I have two different versions of "Wire Hangers": the original pressing is on marbled grey vinyl, is #21 / 150 and has a pretty basic albeit nice layout w/ some pro-printed covers. The other version comes on black wax in a manila envelope-type cover with completely different artwork, has a photocopied, hand cut lyric sheet, a helpful PETA flyer informing you on how you can help prevent animal suffering in your life, and is #145 / 300. Looks like these records were pressed via Tennessee's United Record Pressing, but the vinyl records themselves feel a good bit heavier than what I'm used to from that specific manufacturer. I have included photos of both 7"s for you because I trust you enjoy reading & looking at all of this shit, and also because I am awesome. Check it out if you like Outspoken, Walleye, Option, (early) Franklin or fellow Bucks County natives Introspect, a band that I have posted about previously.

1) My Eternity
2) Every Day I Live
3) The Nameless
4) Wrong

- 19067 represent -

Friday, April 22, 2016

Ananda - "Habeus Corpus" LP

Ananda was a semi-metallic five-piece hardcore band active throughout the the mid 1990's, and broke up soon after the arrival of the 21st century. They called the picturesque Île-de-France region of central France home. The dudes who played in Ananda also did time in notable French luminaries such as Finger Print, L'Invention De Morel and Jasemine, among others. This, their first full length effort, is nowhere near as fast, heavy or "evil" sounding, if you will, as their second, and more grind influenced venture "Profane", which is a record I did not originally care for, but have found a bit more appreciation for as the years continue to creep along. The later Ananda stuff may have had a more technically proficient aspect to it, but the vocals were more in line with Coalesce (see: gruff) than what they originally started (via original vocalist Chrys Grall or Queen Latfah as she is credited here on "Habeus Corpus"). The deeper, male vox was the biggest hurdle for me to overcome when I originally heard the later record years ago, and I guess it is what it is. They certainly make the whole band sound heavier, if nothing else. I definitely prefer the harsher and more varied female vocals on this stuff.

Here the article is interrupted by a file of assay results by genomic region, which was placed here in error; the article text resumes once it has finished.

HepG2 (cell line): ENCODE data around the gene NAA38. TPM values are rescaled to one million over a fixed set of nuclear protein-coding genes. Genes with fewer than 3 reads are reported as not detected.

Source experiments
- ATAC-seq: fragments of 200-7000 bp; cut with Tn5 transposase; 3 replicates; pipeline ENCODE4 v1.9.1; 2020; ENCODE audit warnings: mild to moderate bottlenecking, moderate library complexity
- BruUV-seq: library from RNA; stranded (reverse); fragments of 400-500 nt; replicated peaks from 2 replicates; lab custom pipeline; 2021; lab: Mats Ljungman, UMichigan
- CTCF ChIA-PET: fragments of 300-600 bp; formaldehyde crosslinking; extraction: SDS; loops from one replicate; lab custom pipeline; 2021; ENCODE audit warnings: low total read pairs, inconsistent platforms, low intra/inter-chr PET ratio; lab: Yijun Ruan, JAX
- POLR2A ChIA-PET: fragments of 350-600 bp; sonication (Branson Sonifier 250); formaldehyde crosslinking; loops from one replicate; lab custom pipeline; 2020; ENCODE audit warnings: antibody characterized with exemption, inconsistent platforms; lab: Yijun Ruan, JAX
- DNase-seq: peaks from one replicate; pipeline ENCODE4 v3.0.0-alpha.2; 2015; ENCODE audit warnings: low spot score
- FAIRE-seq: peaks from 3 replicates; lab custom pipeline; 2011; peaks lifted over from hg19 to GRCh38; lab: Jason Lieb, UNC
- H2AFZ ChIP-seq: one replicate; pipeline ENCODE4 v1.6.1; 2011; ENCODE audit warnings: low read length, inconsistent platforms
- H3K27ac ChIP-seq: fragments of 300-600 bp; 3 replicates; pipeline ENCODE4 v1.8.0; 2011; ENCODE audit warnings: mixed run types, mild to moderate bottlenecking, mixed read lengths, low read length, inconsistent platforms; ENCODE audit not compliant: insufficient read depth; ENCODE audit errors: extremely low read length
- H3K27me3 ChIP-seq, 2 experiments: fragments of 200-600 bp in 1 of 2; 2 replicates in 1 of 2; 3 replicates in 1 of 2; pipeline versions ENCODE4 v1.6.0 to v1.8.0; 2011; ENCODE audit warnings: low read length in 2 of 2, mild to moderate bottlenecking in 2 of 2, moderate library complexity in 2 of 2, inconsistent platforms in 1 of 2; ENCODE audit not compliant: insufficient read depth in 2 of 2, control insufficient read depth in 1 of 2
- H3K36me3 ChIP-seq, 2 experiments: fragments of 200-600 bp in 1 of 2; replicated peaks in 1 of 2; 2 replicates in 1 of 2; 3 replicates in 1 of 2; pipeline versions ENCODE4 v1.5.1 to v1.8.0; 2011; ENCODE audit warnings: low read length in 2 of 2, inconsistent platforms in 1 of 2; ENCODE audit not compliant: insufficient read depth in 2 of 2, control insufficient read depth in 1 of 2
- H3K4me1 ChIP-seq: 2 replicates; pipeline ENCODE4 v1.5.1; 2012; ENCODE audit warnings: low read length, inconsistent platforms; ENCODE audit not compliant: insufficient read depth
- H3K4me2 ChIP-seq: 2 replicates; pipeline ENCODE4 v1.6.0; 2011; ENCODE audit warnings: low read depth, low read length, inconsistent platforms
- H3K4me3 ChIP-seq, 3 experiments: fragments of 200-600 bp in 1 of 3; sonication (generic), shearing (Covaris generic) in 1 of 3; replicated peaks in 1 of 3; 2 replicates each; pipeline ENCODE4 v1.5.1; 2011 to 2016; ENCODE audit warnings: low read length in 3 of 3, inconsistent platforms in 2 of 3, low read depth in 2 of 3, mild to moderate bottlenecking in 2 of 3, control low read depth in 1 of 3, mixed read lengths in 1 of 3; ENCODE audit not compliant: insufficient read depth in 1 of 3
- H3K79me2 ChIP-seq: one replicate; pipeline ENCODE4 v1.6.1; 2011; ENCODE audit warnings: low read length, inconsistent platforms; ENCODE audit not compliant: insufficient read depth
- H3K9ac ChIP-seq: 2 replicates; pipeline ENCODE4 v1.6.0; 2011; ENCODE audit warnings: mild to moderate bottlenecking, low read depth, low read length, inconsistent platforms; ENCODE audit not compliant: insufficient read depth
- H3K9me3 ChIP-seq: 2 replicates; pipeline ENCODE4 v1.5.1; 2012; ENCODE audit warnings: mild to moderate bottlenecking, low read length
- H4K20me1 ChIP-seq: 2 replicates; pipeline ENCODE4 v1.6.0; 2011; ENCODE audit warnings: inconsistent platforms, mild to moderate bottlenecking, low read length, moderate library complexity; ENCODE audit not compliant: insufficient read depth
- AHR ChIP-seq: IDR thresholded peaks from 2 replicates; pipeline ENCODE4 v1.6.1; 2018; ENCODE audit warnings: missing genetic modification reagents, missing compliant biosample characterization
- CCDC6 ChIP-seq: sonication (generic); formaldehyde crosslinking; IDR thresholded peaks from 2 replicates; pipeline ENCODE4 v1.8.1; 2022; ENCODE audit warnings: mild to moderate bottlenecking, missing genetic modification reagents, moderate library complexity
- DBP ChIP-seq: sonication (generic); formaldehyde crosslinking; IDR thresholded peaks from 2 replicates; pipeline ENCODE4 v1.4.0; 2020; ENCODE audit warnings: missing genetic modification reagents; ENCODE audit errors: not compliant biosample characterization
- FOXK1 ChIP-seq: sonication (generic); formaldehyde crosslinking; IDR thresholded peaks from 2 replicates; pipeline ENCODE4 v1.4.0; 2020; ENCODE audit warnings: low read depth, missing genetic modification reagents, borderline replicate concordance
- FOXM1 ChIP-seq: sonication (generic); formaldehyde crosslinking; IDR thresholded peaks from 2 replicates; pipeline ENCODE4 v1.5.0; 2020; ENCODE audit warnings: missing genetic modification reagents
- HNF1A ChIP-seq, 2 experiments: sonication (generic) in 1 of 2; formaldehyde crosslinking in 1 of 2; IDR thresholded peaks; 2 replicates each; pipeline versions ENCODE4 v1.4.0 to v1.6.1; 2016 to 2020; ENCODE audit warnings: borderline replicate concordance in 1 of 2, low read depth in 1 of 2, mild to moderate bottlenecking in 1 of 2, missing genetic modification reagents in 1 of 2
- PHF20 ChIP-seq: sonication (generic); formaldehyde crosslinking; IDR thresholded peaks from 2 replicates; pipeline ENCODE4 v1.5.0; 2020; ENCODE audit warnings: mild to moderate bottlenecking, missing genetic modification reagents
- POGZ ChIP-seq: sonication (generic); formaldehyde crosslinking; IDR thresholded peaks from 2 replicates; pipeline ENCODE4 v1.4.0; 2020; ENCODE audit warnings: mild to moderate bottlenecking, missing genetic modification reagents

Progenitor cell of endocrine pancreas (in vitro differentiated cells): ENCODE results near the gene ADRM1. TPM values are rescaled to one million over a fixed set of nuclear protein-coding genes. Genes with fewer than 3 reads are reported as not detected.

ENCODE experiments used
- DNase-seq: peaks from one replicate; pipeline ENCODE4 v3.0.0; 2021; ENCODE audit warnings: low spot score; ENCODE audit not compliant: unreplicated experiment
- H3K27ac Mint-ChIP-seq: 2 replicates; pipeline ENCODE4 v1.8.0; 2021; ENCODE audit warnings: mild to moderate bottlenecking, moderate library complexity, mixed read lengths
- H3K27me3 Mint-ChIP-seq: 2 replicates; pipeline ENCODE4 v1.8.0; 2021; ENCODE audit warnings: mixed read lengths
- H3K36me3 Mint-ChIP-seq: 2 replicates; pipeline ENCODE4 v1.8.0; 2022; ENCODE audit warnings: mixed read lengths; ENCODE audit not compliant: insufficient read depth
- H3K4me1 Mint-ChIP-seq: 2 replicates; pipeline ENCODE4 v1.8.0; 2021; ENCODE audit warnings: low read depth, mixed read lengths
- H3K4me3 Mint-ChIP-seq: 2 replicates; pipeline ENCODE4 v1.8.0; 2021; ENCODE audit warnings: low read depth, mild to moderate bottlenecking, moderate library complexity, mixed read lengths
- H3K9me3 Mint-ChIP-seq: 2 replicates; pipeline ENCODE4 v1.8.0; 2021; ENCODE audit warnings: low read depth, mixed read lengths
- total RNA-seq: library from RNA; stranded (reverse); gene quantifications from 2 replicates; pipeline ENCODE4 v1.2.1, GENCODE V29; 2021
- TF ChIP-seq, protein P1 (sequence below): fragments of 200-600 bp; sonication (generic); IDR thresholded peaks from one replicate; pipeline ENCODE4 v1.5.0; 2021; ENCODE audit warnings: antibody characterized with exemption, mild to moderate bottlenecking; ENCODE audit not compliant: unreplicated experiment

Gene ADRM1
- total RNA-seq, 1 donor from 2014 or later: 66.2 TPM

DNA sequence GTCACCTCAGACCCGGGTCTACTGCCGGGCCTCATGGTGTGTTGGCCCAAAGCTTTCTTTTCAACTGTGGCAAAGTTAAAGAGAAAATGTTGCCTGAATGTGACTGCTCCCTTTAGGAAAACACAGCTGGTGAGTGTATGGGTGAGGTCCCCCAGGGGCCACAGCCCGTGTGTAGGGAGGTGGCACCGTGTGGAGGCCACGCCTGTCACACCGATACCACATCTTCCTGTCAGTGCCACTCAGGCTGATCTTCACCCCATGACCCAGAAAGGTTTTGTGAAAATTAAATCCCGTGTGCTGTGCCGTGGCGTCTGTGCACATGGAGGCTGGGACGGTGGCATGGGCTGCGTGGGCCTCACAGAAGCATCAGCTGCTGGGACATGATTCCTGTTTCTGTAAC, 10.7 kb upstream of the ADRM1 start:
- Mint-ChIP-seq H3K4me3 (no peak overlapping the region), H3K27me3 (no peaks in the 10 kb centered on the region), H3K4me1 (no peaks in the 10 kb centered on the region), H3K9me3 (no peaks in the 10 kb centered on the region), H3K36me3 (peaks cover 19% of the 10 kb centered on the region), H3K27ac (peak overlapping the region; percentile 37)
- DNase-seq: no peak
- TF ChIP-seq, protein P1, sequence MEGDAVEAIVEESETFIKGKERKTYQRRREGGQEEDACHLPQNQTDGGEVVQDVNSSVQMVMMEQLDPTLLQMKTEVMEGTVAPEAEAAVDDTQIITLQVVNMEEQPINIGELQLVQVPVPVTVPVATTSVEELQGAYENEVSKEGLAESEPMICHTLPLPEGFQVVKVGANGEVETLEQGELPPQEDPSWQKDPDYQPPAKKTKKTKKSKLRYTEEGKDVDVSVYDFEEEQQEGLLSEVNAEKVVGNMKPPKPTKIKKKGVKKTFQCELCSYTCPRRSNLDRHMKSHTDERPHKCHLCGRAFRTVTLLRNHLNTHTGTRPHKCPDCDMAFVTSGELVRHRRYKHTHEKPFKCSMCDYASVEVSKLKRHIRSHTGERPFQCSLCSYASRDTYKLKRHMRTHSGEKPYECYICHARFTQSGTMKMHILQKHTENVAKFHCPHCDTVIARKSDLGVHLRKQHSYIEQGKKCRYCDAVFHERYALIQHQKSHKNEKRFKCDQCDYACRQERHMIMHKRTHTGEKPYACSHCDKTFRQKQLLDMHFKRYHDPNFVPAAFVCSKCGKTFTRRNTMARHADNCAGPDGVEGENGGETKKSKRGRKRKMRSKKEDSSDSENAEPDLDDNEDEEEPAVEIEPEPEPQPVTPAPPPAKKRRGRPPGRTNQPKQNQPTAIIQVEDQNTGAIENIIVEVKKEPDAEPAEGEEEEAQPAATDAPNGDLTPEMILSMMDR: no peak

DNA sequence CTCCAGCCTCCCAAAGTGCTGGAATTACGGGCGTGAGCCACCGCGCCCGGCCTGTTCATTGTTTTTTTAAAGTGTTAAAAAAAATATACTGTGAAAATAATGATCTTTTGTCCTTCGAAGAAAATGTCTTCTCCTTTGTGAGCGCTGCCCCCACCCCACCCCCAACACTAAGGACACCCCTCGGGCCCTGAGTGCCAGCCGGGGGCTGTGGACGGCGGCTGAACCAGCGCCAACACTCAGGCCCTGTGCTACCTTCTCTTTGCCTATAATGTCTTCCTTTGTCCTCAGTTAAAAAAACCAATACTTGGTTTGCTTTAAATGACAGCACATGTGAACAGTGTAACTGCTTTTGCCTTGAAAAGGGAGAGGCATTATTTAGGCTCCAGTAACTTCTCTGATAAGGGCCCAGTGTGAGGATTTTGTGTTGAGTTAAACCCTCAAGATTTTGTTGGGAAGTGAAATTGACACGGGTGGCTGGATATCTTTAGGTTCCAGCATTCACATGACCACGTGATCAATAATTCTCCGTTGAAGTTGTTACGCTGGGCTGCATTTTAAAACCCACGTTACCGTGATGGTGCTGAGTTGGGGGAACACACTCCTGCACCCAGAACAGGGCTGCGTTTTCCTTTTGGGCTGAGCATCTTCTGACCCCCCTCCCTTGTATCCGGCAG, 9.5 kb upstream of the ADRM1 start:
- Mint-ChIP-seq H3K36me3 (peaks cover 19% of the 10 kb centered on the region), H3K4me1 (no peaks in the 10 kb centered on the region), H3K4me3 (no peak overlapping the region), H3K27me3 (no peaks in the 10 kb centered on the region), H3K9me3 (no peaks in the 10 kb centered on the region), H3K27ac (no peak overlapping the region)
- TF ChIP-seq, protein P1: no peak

Here, Ananda plays a more emo style similar to fellow country-folk Anomie. For some weird reason, I'd say it's a bit reminiscent of the weirdo German band Sog, who almost nobody remembers, which means I should probably do a post about at some point. The music is aggressive, yet beautiful when it needs to be. It has plenty of quieter guitar parts which are contrasted by loudly played drums, and overall has tons of rad rocking parts throughout the whole record. The recording is crisp and all of the instruments are well articulated. the booklet has lyrics in both French and English, as well as some brief personal writings. "Habeus Corpus" is a pretty solid example of 90's French hardcore, a scene I feel pretty confident about informing you is more than well worth your time. Hopefully you are already familiar with some of its output, but in case you aren't, this album is as good a place to start as any.

The lyric booklet was pretty difficult to photograph without running the risk of damaging the pamphlet itself, and doing this was obviously something I wanted to avoid. My apologies, but you only get a few shots of that, instead of pics of the entire thing. These songs were recorded sometime in 1997, and this thing was released by Brian Roettinger under the Unfortunate For the Fortunate label, before he did operated the excellent Hand Held Heart (The Red Scare, Song Of Zarathustra, Volume 11, etc.) and played in This Machine Kills.


1) R.A.S.
2) Conscience et Inscousciance
3) Mourier de Froid
4) Fill Up
5) Atchatcha aka Tolerance
6) Doutes
7) Ecueil
8) Difference
9) Un Soir

- Voila -